Chinese investors develop a taste for French vineyards
February 18, 2011 - Aquitaine
Recently Chateau Lagarosse, a 40-hectare vineyard producing the entry-level Premier Cote de Bordeaux wine, was sold to an undisclosed mainland Chinese buyer for an unknown sum.
Preceding that sale, Cofco, China's largest national agricultural trading and processing company, bought the 20-hectare Chateau de Viaud in Bordeaux's Lalande-de-Pomerol district for an undisclosed sum. Both transactions happenned in February.
Joel Palous - managing director of AIM Vineyards, which advises clients on buying and managing vineyards - says he knows of at least seven Chinese buyers looking for Bourdeaux vineyards, the South China Morning Post has reported.
The prospective buyers include companies, syndicates, and wealthy private individuals and budgets range from €10 million to €50 million (US$13.4 million to US$68 million), with one apparently ready to pay €100 million (US$136 million) for a trophy chateau.
"We also have a few Hong Kong-based investors who are looking for properties, though smaller than those wanted by the Chinese investors - more like a retreat home for their family and friends," Palous said.
Palous said Chinese buyers had paid 10 to 20 per cent above market value for their vineyards, an amount they would find difficult to recover in the long run. Cultural misunderstandings meant some owners of Bordeaux vineyards were reluctant to sell to Chinese, Palous said.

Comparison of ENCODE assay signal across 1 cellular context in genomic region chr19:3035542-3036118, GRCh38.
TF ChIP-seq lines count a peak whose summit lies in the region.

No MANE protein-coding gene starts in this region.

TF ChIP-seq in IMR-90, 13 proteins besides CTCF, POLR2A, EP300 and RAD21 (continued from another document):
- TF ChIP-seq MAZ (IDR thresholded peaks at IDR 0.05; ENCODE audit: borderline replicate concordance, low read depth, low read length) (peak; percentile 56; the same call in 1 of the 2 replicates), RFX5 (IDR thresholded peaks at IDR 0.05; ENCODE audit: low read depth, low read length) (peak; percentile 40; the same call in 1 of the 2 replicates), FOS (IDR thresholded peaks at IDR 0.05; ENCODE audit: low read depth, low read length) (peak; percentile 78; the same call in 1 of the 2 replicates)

Tim Swannie, director of French buyers' agency Home Hunts, said his company was helping two buyers from China and Hong Kong find Bordeaux vineyards. "One of the clients is a company from mainland China looking for a trophy property with a large vineyard in Saint-Emilion or Medoc," Swannie said.
"The proposed buyer is a well-known wine company in China already and this property will serve as its European base. The client's budget is up to about €25 million. The second client is from Hong Kong and is looking for a chateau or a manor house with a small vineyard to use as a holiday home. They would like to produce a small amount of wine for personal use and have a budget up to around €1.5 million."
Demand for Bordeaux vineyards is higher now than a year ago, partly because they are now more affordable, said Swannie, and overseas demand was particularly strong.
"Prices have dropped a little over the past two to three years - perhaps by 10 to 15 per cent - which has helped," Swannie said. "Plus, some people are looking for a change of direction following the recession. The thought of living in France and making a living from your land is quite inviting to many. Aside from that, French wine seems to have had a real revival in the past 18 to 24 months. It has become quite fashionable for the international jet set to have a vineyard in their portfolio."
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